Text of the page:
Kyiv Streets Empty, Citizens Worry Over Invasion

  • Ukrainian athlete Vladyslav Hareskevych held a “no war” sign after competing at the 2022 Olympics.
  • Hareskevych, a skeleton athlete, spoke to Insider after returning home to Kyiv this week.
  • He said he was hopeful that a Russian invasion could be avoided, but said the atmosphere is tense.

A Ukrainian athlete who staged a silent anti-war protest at the Winter Olympics is now back home in his country’s capital city of Kyiv, where he says the streets are empty and people are worried about a possible Russian invasion.

Vladyslav Heraskevych made headlines on February 11, when he held up a sign reading “No war in Ukraine” after finishing a run in the men’s skeleton event at the Beijing Games.

Insider interviewed Heraskevych on Wednesday, a day after he returned to Kyiv after competing in Beijing, where he placed 18th in the skeleton.

“The streets are more empty, people are really nervous,” he told Insider. “It’s a little bit changed.”

For months, Russian President Vladimir Putin has been ramping up troops along the Ukrainian border while claiming to have no plans to invade, but Western leaders in recent weeks have warned that Moscow could launch an attack at any time.

russian tanks

In this photo taken from video provided by the Russian Defense Ministry Press Service on Wednesday, Feb. 16, 2022, Russian army tanks are loaded onto railway platforms to move back to their permanent base after drills in Russia.

Russian Defense Ministry Press Service via AP

Putin has blamed the contentious situation on NATO, complaining about the alliance’s eastward expansion.

Ukraine is not a NATO member, but has sought to join for years. Russia sees the prospect of Ukrainian NATO membership as an existential threat.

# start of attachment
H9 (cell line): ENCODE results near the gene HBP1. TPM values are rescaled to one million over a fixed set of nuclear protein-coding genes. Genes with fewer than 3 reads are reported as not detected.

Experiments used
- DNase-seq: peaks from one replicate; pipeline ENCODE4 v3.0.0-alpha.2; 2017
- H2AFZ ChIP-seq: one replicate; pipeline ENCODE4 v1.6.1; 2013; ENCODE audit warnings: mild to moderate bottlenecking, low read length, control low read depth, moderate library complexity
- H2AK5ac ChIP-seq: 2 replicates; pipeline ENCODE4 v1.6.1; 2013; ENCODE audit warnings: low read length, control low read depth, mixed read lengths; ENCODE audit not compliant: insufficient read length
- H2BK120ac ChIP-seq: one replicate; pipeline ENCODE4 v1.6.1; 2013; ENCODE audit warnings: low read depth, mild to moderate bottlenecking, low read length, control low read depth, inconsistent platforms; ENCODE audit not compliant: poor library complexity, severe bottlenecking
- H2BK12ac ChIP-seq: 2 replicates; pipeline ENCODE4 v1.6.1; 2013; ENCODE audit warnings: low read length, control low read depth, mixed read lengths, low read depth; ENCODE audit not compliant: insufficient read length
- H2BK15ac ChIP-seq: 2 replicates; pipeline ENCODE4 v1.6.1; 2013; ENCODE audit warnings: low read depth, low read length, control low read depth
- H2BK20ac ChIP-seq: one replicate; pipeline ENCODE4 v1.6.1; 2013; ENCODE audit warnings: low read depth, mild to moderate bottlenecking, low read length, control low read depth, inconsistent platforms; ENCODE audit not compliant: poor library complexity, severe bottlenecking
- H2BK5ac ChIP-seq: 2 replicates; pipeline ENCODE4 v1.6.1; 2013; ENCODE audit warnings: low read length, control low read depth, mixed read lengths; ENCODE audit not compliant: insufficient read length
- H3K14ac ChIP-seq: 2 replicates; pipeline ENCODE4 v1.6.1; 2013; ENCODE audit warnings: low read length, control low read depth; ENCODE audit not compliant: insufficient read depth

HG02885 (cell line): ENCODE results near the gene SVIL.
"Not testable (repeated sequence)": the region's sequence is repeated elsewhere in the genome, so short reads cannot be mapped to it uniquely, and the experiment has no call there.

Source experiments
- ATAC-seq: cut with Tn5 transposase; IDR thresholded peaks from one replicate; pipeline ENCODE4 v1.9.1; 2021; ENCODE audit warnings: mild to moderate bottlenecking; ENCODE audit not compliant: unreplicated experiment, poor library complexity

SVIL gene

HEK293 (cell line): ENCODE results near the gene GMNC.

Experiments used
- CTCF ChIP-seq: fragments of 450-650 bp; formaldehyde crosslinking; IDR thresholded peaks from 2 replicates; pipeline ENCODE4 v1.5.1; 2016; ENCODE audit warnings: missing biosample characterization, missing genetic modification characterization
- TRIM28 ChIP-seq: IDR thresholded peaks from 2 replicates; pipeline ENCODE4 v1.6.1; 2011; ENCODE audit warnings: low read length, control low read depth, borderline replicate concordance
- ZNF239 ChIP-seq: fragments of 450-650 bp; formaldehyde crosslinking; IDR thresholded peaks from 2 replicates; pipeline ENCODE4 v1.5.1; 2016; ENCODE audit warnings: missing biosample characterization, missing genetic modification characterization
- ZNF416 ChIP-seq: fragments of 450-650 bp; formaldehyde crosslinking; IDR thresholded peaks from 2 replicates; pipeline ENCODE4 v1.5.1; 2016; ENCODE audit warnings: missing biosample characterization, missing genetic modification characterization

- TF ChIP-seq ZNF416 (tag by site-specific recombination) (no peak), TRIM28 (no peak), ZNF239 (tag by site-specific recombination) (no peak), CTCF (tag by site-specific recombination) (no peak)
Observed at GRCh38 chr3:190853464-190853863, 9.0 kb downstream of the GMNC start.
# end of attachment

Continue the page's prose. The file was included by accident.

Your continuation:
Along these lines, Moscow has made demands for binding security guarantees from the West — including permanently barring Ukraine from NATO. But the alliance and the US have refused to bend on this demand, maintaining that NATO’s open door policy will not change.

Putin announced on Tuesday that he was pulling back some troops on the border, but Heraskevych said the mood in Ukraine has definitely changed since he left to compete at the Olympics.

Vladyslav Heraskevych

Heraskevych competes in the skeleton event at the Beijing Olympics on February 8.

EDGAR SU/Reuters

The 23-year-old physics student said he spent most of the winter out of the country, training and competing, but he came back to Ukraine right before the Olympics to isolate before the Games.

But upon returning to Ukraine after the Games, he told Insider that the streets were emptier than the last time he was home.

Competing in the Olympics was especially stressful for Heraskevych because he had to leave his mother behind in Ukraine on his own. Heraskevych’s father is his coach, so he came with him to Beijing.

Heraskevych said he tried to “stay professional” and focus on his runs during the Games, but admitted that it was “really hard” to tune out the news.

Since returning to Ukraine, he said most people seem unsure about what to expect in the coming days. But Heraskevych is still hopeful a war might be avoided.

Vladyslav Herakevych

Heraskevych at the Olympics on February 11.

Dmitry Lovetsky/AP

When asked whether he was worried about how Putin might interpret his anti-war protest, Heraskevych told Insider it wasn’t meant to be a criticism of any one country’s actions, but a call for peace.

“I only want peace in my country,” he said.

“I hope this call for peace will help our situation and … show that we are normal people who want to live their best lives, to set some goals and to achieve them,” he added. “We are not people who want war, we are a kind people, a kind nation, who want to live a good life.”

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